IWSEC 2016

September 12 (Mon)-14 (Wed), 2016
Akihabara-Ochanomizu District, Tokyo, Japan

Keynote Talks

We will have keynote talks from following world-leading researchers.



angr - Finding vulnerabilities in embedded software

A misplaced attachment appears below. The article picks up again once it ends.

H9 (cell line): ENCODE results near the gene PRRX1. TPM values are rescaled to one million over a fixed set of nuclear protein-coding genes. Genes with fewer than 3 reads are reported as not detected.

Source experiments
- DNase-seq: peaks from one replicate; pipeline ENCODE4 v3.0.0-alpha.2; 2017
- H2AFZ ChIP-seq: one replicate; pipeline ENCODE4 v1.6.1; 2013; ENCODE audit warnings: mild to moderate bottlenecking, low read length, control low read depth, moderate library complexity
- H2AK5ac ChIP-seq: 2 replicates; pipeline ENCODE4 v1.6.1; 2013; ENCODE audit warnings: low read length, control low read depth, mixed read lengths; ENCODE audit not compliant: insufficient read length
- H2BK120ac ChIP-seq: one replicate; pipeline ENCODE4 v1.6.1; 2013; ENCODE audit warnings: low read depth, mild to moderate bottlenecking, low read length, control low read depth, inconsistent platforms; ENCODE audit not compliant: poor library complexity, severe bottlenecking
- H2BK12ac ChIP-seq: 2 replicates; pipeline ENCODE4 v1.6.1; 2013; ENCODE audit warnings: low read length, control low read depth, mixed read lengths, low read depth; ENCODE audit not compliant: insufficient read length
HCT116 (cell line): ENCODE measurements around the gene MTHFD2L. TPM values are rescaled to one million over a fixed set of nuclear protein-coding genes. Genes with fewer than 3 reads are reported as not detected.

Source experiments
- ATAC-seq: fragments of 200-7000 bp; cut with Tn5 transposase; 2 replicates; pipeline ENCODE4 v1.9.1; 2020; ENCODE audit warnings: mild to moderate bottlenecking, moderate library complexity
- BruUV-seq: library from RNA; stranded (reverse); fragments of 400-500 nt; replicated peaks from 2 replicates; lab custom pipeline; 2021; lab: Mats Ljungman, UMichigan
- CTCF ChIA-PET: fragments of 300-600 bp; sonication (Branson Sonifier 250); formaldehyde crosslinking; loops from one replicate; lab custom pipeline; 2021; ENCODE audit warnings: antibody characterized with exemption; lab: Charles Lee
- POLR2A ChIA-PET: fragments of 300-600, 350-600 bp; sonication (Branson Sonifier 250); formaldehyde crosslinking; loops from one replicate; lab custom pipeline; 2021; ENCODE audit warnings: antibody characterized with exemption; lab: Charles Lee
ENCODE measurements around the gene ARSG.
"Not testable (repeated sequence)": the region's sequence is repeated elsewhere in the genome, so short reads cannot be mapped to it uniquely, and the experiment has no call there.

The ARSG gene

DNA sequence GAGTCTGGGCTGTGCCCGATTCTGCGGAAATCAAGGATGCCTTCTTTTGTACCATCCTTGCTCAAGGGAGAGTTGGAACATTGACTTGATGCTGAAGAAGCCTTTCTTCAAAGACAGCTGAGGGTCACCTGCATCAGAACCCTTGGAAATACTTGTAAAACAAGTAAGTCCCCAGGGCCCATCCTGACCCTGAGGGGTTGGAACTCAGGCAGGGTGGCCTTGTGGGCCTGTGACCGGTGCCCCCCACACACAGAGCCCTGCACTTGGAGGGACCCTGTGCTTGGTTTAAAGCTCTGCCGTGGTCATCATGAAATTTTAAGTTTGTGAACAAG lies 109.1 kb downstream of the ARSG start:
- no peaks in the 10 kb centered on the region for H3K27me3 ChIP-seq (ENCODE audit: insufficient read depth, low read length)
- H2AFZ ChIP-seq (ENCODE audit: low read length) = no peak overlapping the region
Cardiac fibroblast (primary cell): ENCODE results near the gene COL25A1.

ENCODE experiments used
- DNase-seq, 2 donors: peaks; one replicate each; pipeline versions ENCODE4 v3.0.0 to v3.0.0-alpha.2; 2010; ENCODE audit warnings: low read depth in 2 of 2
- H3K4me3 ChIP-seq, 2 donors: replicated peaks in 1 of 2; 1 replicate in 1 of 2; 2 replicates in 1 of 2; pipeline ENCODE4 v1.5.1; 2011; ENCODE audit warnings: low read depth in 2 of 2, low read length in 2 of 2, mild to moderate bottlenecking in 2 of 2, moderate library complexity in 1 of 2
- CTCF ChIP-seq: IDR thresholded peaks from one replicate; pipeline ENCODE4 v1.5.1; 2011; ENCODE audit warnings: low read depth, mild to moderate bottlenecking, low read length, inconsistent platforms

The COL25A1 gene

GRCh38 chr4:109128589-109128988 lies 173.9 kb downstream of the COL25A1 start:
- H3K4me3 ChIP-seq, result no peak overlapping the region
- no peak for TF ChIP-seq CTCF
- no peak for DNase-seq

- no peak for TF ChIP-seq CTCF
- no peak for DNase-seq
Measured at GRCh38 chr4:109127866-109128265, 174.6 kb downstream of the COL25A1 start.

Over the last few years, as the world has moved closer to realizing the idea of the Internet of Things, an increasing amount of the objects with which we interact every day have been replaced with embedded devices. These include previously non-electronic devices, such as locks, light switches, and utility meters (such as electric meters and water meters), as well as increasingly more complex and ubiquitous devices, such as network routers and printers. Other devices are becoming increasingly intelligent as well. Modern printers and cameras include complex social media functionality, smart televisions are increasingly including Internet-based entertainment options, and even previously-simple devices such as watches and glasses are being augmented with complex embedded components. These devices often receive privacy-sensitive information from their sensors (such as what a user is watching, or how much electricity they are using), or carry out a safety-critical function (such as actuators that lock the front door). As a result, errors in the devices' firmware, whether present due to an accidental mistake or purposeful malice, can have serious and varying implications in both the digital and physical world.